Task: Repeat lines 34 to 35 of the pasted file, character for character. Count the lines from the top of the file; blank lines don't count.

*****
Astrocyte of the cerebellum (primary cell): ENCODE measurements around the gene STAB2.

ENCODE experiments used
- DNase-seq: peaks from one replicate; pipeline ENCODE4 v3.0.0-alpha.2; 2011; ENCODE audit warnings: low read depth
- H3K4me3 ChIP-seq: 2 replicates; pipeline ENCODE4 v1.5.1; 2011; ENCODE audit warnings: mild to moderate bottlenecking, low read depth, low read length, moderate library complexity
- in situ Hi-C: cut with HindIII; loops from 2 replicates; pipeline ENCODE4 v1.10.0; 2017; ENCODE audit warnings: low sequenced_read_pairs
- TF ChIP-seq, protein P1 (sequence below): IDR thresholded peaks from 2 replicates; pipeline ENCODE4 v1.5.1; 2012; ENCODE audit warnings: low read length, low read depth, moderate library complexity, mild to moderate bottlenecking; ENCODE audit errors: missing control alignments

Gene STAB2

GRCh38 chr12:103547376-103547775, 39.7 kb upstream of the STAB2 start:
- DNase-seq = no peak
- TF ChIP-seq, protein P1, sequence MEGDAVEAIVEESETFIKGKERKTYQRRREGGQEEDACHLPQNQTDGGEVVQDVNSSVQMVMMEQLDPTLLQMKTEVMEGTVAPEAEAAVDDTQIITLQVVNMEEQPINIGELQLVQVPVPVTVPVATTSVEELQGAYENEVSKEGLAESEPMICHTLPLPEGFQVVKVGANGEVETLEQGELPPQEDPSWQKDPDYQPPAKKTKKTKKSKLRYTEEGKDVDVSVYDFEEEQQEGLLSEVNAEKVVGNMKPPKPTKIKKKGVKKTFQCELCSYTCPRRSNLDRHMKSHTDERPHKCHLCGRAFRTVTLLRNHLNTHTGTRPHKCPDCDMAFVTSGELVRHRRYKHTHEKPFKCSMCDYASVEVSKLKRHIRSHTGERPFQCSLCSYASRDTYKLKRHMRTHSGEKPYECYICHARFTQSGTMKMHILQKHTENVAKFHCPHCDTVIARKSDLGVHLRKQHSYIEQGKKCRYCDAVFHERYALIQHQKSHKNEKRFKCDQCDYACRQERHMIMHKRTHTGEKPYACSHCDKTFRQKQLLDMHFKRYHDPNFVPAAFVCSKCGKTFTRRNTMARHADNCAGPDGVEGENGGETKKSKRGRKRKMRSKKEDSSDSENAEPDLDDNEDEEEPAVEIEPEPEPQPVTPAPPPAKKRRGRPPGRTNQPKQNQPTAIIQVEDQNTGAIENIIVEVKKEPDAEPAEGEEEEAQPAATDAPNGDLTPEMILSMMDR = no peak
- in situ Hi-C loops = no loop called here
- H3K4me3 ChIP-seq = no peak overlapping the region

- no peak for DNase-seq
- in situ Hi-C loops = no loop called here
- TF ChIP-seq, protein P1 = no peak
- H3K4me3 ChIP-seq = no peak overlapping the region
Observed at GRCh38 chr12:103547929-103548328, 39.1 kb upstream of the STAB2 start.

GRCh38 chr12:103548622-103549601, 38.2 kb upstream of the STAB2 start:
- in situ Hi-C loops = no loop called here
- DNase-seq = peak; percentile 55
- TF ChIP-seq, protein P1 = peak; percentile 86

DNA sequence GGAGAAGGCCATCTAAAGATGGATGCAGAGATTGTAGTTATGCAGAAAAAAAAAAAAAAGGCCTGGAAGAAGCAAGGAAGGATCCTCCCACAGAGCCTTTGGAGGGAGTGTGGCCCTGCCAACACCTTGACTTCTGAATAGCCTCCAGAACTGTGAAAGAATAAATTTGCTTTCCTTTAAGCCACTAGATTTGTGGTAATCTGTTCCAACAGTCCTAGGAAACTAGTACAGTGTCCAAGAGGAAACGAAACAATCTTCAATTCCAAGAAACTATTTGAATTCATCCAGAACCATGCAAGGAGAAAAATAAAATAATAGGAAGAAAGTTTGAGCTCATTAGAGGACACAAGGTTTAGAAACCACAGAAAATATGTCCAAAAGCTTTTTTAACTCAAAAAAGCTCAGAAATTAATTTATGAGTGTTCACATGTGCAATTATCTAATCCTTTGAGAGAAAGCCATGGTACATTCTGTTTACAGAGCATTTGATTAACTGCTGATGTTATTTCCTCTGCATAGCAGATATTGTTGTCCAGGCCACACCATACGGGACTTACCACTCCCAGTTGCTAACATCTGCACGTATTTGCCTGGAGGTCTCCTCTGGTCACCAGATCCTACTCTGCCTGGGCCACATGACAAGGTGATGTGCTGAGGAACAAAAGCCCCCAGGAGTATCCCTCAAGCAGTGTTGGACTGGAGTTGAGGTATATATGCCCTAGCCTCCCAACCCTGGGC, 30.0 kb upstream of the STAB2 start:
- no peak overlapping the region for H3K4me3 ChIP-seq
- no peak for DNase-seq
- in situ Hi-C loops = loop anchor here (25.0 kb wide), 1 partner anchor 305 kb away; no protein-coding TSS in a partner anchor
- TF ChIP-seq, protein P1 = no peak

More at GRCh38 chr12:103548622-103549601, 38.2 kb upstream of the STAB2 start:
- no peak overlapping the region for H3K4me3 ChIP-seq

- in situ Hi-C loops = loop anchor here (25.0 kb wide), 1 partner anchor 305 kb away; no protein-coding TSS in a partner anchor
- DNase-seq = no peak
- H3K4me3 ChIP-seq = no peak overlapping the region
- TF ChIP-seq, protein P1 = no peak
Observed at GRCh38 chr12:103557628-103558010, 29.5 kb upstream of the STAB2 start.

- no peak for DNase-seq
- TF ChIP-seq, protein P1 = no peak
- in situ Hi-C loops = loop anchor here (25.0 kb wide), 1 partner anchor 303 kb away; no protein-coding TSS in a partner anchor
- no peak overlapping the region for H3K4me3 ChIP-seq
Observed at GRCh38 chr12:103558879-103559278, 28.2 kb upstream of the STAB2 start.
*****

- no peak for DNase-seq
- TF ChIP-seq, protein P1 = no peak